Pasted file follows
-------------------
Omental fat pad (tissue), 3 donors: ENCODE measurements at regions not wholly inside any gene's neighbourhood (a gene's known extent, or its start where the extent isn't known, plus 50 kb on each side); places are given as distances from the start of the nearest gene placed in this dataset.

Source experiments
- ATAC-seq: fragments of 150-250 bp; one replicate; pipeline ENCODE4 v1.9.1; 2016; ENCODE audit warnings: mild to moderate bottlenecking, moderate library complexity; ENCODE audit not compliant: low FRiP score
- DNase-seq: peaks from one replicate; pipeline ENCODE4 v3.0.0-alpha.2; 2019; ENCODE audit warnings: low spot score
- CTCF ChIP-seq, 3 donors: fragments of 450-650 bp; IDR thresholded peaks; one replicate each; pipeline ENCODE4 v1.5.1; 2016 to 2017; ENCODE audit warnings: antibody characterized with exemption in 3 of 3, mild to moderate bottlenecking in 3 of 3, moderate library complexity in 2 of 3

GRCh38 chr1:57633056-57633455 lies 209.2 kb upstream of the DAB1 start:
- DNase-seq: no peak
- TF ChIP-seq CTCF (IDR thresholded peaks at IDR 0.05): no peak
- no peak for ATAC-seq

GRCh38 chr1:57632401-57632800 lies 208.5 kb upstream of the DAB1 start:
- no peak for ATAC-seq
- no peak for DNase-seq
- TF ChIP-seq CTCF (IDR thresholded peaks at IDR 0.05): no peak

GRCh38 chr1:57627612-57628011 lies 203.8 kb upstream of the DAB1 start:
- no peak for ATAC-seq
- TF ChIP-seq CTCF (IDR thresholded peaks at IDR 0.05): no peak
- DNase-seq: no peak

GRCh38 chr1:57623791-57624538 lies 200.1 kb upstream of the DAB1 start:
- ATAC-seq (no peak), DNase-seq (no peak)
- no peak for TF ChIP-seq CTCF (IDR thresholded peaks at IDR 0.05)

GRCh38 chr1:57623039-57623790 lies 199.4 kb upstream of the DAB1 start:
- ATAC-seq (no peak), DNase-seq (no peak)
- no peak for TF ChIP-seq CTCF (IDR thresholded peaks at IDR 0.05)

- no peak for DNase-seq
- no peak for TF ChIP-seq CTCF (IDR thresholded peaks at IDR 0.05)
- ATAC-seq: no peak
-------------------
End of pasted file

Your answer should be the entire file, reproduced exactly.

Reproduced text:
Omental fat pad (tissue), 3 donors: ENCODE measurements at regions not wholly inside any gene's neighbourhood (a gene's known extent, or its start where the extent isn't known, plus 50 kb on each side); places are given as distances from the start of the nearest gene placed in this dataset.

Source experiments
- ATAC-seq: fragments of 150-250 bp; one replicate; pipeline ENCODE4 v1.9.1; 2016; ENCODE audit warnings: mild to moderate bottlenecking, moderate library complexity; ENCODE audit not compliant: low FRiP score
- DNase-seq: peaks from one replicate; pipeline ENCODE4 v3.0.0-alpha.2; 2019; ENCODE audit warnings: low spot score
- CTCF ChIP-seq, 3 donors: fragments of 450-650 bp; IDR thresholded peaks; one replicate each; pipeline ENCODE4 v1.5.1; 2016 to 2017; ENCODE audit warnings: antibody characterized with exemption in 3 of 3, mild to moderate bottlenecking in 3 of 3, moderate library complexity in 2 of 3

GRCh38 chr1:57633056-57633455 lies 209.2 kb upstream of the DAB1 start:
- DNase-seq: no peak
- TF ChIP-seq CTCF (IDR thresholded peaks at IDR 0.05): no peak
- no peak for ATAC-seq

GRCh38 chr1:57632401-57632800 lies 208.5 kb upstream of the DAB1 start:
- no peak for ATAC-seq
- no peak for DNase-seq
- TF ChIP-seq CTCF (IDR thresholded peaks at IDR 0.05): no peak

GRCh38 chr1:57627612-57628011 lies 203.8 kb upstream of the DAB1 start:
- no peak for ATAC-seq
- TF ChIP-seq CTCF (IDR thresholded peaks at IDR 0.05): no peak
- DNase-seq: no peak

GRCh38 chr1:57623791-57624538 lies 200.1 kb upstream of the DAB1 start:
- ATAC-seq (no peak), DNase-seq (no peak)
- no peak for TF ChIP-seq CTCF (IDR thresholded peaks at IDR 0.05)

GRCh38 chr1:57623039-57623790 lies 199.4 kb upstream of the DAB1 start:
- ATAC-seq (no peak), DNase-seq (no peak)
- no peak for TF ChIP-seq CTCF (IDR thresholded peaks at IDR 0.05)

- no peak for DNase-seq
- no peak for TF ChIP-seq CTCF (IDR thresholded peaks at IDR 0.05)
- ATAC-seq: no peak